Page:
|Figure 2: Wage Curves and the Wage Frontier|
In marginalism, the choice of technique is often analyzed in terms of rental prices for factors of production. One can think of the example in terms of three factors: labor, steel, and corn. Steel and corn are capital goods.
Since a choice of production processes arises in the steel industry, I here take steel as numeraire. The rental price, also known as the factor price, for labor is the real wage:
wα,L = wα/pα,1
The rental or factor price for steel is the cost of a the services of a ton of steel when paid at the end of the year:
wα,Steel = pα,1(1 + r)/pα,1
Likewise, the rental or factor price of corn is:
wα,Corn = pα,2(1 + r)/pα,1
Using these definitions, the condition that, when in use, no extra profits are made and no extra costs are in incurred in producing steel with the Alpha process yields the following equation:
(1/10) wα,Steel + (1/40) wα,Corn + wα,L = 1
Notice that this is a linear equation in three variables. It is illustrated by the blue plane in Figure 1. The factor prices for the Beta process yield another linear equation:
((113/232) wβ,Steel + (275/464) wα,L = 1
The plane for Beta is shown in red in Figure 1.
At a switch point, both the Alpha and the Beta processes are eligible for adoption by cost-minimizing managers of firms. Accordingly, switch points must lie on the intersection of the two planes described above. The intersection, although difficult to see, is shown in black in the figure.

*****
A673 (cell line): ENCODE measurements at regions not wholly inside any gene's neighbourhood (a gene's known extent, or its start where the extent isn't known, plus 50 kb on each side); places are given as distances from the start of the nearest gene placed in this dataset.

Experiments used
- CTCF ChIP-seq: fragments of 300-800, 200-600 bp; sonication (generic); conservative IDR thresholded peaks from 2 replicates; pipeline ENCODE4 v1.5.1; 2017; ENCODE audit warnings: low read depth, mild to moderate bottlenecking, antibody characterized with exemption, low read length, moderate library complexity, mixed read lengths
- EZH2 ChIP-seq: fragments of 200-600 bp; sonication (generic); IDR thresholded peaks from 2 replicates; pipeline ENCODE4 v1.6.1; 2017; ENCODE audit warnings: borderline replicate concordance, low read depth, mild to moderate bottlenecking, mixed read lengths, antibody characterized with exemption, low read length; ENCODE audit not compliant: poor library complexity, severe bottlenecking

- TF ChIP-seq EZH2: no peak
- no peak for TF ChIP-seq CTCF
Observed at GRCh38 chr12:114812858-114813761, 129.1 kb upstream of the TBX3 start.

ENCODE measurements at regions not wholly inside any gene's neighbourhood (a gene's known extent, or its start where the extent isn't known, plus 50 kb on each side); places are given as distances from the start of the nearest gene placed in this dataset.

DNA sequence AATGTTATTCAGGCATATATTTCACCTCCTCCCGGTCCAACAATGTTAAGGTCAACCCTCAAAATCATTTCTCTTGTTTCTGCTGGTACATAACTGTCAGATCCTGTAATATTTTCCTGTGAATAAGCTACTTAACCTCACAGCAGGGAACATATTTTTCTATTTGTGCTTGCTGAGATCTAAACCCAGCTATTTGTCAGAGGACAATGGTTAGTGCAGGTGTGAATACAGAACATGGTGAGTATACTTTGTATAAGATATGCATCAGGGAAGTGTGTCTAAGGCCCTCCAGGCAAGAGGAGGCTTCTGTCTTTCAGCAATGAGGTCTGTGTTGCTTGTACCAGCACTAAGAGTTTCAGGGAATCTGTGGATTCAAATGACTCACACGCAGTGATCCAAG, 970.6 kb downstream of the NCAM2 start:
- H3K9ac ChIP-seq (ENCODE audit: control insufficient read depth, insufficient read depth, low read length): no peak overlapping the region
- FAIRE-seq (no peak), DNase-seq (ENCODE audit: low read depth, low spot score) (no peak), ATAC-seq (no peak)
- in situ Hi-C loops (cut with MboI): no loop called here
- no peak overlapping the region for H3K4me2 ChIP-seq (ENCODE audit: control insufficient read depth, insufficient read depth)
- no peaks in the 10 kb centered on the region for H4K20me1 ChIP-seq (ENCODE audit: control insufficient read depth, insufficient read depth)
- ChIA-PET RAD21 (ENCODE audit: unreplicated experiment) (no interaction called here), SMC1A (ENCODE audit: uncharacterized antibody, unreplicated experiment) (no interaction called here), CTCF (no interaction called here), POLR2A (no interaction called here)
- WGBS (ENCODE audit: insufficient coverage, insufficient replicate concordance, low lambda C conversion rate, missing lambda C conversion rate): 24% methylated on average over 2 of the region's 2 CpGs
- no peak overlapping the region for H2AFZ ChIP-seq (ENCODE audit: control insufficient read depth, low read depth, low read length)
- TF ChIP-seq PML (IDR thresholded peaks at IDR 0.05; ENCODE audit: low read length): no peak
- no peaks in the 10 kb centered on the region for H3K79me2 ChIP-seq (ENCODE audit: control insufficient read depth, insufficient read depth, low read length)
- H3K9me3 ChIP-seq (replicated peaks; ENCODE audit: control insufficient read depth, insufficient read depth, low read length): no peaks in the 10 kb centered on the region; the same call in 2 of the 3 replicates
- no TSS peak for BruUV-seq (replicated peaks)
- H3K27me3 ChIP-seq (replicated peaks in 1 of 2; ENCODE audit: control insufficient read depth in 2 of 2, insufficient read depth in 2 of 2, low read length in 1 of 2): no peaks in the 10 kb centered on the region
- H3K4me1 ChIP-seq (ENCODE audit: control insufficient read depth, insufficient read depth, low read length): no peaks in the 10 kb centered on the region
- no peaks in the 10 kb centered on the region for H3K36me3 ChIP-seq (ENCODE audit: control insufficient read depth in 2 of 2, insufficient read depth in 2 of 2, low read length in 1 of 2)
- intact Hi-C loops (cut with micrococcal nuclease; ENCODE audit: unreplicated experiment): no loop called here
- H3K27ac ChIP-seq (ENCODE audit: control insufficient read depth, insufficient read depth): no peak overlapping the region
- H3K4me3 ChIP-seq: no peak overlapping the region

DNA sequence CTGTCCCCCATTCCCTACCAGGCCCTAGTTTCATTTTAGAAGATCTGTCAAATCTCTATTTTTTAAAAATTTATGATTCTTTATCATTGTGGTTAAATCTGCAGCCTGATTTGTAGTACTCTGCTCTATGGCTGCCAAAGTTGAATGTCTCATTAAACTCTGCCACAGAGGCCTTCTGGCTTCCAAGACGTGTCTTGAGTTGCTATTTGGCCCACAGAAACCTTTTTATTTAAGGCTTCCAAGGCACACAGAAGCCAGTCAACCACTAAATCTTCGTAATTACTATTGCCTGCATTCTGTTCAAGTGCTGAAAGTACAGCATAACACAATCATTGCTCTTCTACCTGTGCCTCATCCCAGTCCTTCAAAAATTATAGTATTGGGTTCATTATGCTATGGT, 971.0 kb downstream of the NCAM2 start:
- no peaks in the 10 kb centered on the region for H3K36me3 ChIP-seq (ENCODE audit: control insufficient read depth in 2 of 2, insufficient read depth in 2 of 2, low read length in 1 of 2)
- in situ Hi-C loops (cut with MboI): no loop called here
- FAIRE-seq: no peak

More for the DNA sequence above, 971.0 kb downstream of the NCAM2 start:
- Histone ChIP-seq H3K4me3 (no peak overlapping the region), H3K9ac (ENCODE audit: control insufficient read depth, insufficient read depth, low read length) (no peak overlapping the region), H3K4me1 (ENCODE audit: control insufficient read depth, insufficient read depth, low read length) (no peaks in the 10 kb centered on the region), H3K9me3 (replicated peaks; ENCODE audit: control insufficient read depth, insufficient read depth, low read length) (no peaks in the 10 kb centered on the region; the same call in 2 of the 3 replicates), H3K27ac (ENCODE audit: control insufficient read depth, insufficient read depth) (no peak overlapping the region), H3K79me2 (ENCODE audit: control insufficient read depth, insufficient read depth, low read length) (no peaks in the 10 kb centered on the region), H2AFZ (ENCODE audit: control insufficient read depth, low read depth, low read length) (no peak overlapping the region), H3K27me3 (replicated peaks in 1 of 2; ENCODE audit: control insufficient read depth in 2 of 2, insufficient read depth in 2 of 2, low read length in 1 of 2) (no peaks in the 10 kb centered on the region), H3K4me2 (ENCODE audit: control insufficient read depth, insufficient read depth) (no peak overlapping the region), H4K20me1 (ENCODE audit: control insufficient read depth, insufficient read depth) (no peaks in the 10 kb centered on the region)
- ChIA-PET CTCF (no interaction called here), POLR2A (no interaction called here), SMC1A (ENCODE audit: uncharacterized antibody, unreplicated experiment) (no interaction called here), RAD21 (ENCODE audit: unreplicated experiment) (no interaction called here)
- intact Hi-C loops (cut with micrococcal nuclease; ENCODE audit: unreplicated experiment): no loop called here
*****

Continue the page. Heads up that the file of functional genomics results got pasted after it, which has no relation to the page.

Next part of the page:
In discussing rental or factor prices, I have yet to take into account that corn must also be produced. If one substitutes, on the right-hand side in the three equations defining rental prices, the solution of the Alpha system of equations in Section 3, one obtains factor prices as a parametric function of the interest rate. This is the real factor price curve for the Alpha technique and is shown in blue above. The real factor price curve for the Beta technique, in red, is easier to see. (Each real factor price curve lies within the plane of the same color.) For each curve, when it lies on the real factor price frontier is indicated. And the switch points do indeed lie on the intersections of the real factor price curves.5.0 Conclusion
Does the real factor price frontier in Figure 1 provide a mechanism for analyzing the choice of technique? Is the factor price curve for the cost-minimizing technique always furtherest from the origin?
The wage frontier, where applicable, can be drawn in a two-dimensional diagram for examples with any number produced of produced commodities. If n commodities are produced, Milana's diagram illustrates, roughly, the intersections of hyperplanes of dimension (n - 1). And those intersections will be themselves hyperplanes of dimension (n - 2). Switch points, if any, lie in those intersections. The factor price curves will still be one-dimensional curves, as I understand it, in the appropriate hyperplanes.
Obviously, this cannot be visualized in higher dimensions. Nevertheless, the mathematics still works out. Different valid approaches to finding the cost-minimizing technique in a long-period position, given an exogenous specification of the distribution of income, in some sense, will all yield the same answer. That is the case for the reswitching example presented here.